A Holiday Inn Express renovated under the brand's Formula Blue initiative.
A Holiday Inn Express renovated under the brand's Formula Blue initiative.

MANY OWNERS OF aging hotel assets who want to keep a brand flag are facing high-cost PIPs these days. The options are to either renovate to meet the new design standards, move to a lower price segmented brand if there is one available or exit the franchise agreement, which can be another cost factor depending on the length of the licensing term.

HVS has released a study looking at the cost and benefits of two PIP programs – the Forever Young Initiative for Hilton’s Hampton Inn and Formula Blue for Holiday Inn Express, a brand by InterContinental Hotels Group. The brands were selected for the study because they delivered the highest RevPAR in their segments.

HVS Director McKenna Luke authored the report.

Both brands were dealing with hundreds of aging properties that had also suffered from relaxed improvement standards during the Great Recession, Luke said. FIY and Formula Blue were intended to “expand the economic life of the hotel to compete with new supply.”

“It is important to note that the vintage of the asset, structural and roofline configuration, and the timing and scope of recent renovations are key considerations that can significantly affect the scope and cost of the required renovations,” Luke said.

The FYI plan introduced mid-2014, focused on properties that fit basic design standards, such as being higher than two stories, to extend their life. Under FYI, Hampton properties built before 1995 generally require the most extensive renovations, and the cost of renovating properties built in the 1980s may exceed the financial benefits. “Our research indicates that the cost of these renovations typically ranges from $20,000 to $30,000 per room for properties built between 1990 and 1995, and can exceed $40,000 per room for 1980s properties if the property can be renovated to meet brand standards,” Luke writes.

Renovating Hampton hotels built after 1995 typically cost between $15,000 and $25,000 per room, a range determined by the scope of previous renovations and the property’s basic structure.

“The exterior updates, namely the roofline change from a mansard to a signature cornice, can be one of the most expensive items, estimated to cost between [$1 million to $1.75 million], or $8,000 to $17,000 per room,” Luke wrote. “More modern roof lines may limit the exterior costs to only $250,000 to $500,000.” Most Hampton properties underwent public-space renovations as part of the company’s “Perfect Mix” lobby design in 2012 to 2013, reducing the cost of the FYI renovations. In its 2016 earnings report, Hilton last month noted a little more than 2,000 franchised Hampton Inns (197,000 rooms) in the U.S.

The Holiday Inn Express Formula Blue PIP, introduced in 2014, intends to modernize properties across the brand with exterior, public space and guestroom renovations.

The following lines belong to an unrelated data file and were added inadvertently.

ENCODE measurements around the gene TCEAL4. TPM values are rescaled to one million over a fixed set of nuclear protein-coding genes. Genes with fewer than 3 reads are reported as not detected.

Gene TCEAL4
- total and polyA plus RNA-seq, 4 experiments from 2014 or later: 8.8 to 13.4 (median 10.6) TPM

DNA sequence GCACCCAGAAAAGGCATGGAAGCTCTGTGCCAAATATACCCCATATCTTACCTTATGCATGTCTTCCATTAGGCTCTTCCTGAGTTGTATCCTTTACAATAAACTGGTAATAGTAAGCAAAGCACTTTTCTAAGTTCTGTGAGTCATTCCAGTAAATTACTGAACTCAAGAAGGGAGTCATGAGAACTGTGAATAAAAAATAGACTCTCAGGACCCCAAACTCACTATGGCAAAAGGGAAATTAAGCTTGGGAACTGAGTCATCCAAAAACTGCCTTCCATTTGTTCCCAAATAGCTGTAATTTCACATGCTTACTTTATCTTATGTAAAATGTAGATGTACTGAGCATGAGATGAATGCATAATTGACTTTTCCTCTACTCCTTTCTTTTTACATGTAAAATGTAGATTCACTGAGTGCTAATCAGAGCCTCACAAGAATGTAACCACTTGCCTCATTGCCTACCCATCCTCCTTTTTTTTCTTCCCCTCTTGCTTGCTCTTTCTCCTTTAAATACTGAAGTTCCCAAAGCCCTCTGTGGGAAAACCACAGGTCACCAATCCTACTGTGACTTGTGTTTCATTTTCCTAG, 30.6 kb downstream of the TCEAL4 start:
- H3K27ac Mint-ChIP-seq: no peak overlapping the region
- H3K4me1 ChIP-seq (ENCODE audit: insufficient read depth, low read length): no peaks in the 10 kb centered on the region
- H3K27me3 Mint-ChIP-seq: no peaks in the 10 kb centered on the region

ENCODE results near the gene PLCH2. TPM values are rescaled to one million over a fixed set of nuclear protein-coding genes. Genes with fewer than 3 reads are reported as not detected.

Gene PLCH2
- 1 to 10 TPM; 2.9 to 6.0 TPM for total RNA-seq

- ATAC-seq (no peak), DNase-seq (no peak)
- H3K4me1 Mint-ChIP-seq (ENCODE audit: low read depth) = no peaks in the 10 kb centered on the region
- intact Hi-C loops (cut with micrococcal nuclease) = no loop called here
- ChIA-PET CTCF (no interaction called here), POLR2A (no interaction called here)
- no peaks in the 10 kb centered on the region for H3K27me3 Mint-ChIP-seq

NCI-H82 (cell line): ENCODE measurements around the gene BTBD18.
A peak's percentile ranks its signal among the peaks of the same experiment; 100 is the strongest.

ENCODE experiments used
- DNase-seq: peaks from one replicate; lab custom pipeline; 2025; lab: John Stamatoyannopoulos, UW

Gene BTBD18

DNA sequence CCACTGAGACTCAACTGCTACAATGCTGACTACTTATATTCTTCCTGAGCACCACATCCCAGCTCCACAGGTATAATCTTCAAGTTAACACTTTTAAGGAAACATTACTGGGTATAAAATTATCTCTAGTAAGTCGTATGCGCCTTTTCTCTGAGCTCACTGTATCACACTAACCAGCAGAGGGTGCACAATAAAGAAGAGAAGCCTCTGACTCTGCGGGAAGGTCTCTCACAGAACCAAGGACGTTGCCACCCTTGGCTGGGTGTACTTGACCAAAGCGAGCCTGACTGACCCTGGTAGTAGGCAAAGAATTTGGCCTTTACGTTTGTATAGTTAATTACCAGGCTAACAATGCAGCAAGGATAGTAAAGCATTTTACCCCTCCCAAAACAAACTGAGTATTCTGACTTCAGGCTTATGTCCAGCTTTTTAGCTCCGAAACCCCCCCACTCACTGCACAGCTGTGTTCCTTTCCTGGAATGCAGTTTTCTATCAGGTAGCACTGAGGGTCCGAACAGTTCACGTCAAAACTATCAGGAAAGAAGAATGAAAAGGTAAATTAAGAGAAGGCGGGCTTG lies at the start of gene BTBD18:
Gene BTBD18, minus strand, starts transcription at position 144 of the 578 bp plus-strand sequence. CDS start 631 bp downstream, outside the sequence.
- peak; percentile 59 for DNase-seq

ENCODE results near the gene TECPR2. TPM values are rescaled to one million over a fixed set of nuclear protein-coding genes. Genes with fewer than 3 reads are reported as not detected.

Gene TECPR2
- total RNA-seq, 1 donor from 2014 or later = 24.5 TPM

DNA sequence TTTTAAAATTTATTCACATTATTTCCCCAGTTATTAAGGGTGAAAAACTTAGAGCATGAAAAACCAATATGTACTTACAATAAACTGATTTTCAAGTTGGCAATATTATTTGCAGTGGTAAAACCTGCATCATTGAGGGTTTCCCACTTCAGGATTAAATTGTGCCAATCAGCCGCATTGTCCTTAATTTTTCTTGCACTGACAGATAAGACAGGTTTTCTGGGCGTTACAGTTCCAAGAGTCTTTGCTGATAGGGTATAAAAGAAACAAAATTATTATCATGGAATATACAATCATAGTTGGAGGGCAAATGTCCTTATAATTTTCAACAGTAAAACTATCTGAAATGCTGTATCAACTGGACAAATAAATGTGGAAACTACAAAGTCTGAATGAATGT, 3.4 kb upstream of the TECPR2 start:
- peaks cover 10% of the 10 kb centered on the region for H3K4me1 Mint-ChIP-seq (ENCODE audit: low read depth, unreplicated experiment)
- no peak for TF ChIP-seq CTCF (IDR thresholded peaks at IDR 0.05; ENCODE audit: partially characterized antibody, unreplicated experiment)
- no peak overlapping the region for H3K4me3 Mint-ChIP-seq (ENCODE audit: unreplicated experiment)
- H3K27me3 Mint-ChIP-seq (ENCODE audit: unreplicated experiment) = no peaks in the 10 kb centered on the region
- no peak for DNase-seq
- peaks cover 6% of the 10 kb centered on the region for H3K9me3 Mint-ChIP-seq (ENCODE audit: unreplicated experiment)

Under the plan, properties built before 2001 generally require the most extensive renovation, ranging from $20,000 to $35,000 per key, Luke said. “Hotels built after 2001 typically cost between $10,000 to $20,000 per room based on issued PIPs,” Luke said. “This is consistent with the brand estimate of $1.2 million to $1.3 million, or $15,000 per room for a typical 86- or 87-room [hotel]. However, the cost can be as low as $5,000 per room if the hotel was recently renovated to another design scheme.”

InterContinental Hotels Group said last month 175 Holiday Inn Express hotels in the Americas had renovated to the new design standard by the end of 2016. Those hotels have experienced an average RevPAR uptick of 4 percent.

While brand-mandated PIPs can maintain high RevPAR levels if done correctly, Luke said they may end up being financially unfeasible if the properties physical structure doesn’t meet brand standards, or if the market in which they are located does not allow enough rate growth to justify the expense. “Taking the time to understand the market and demand generators, the impact of retaining the current affiliation, and the competitive hotel supply is crucial for an owner upon deciding whether to move forward with a multimillion-dollar PIP,” Luke wrote.

No one brand is responsible for the PIP surge as most are demanding owners upgrade.

La Quinta Holdings Inc. for the first time in its franchising history parted ways last year with owners of 25 older, midscale assets. The company has also divested more than 100 of its own older, underperforming properties over the past couple of years.

Best Western Resorts & Hotels has adopted redesign standards across all three of its descriptors, which is pushing owners of its lower-segmented Best Western to opt for its new SureStay flag. The two owners who are the first to become SureStay franchisees both said last month they did so because they could not justify the Best Western PIP price tag that would keep them flying the flag in their markets.

Over the past few years, Choice Hotels International has seen hundreds of Comfort Inn hotels undergo the PIP that is moving the brand firmly into the upper midscale competition today. Average rate in 2016 was $92.56 for Comfort Inn, a 4.2 percent increase; and $96.32 for Comfort Suites, a 4 percent climb. Owners that chose not to participate either moved into a midscale or economy brand or exited the system. In 2016, Choice reported 43 fewer Comfort Inns (less 3,235 rooms) and four fewer Comfort Suites (less 339 rooms) ending the year with 1,113 inns and 565 suites.

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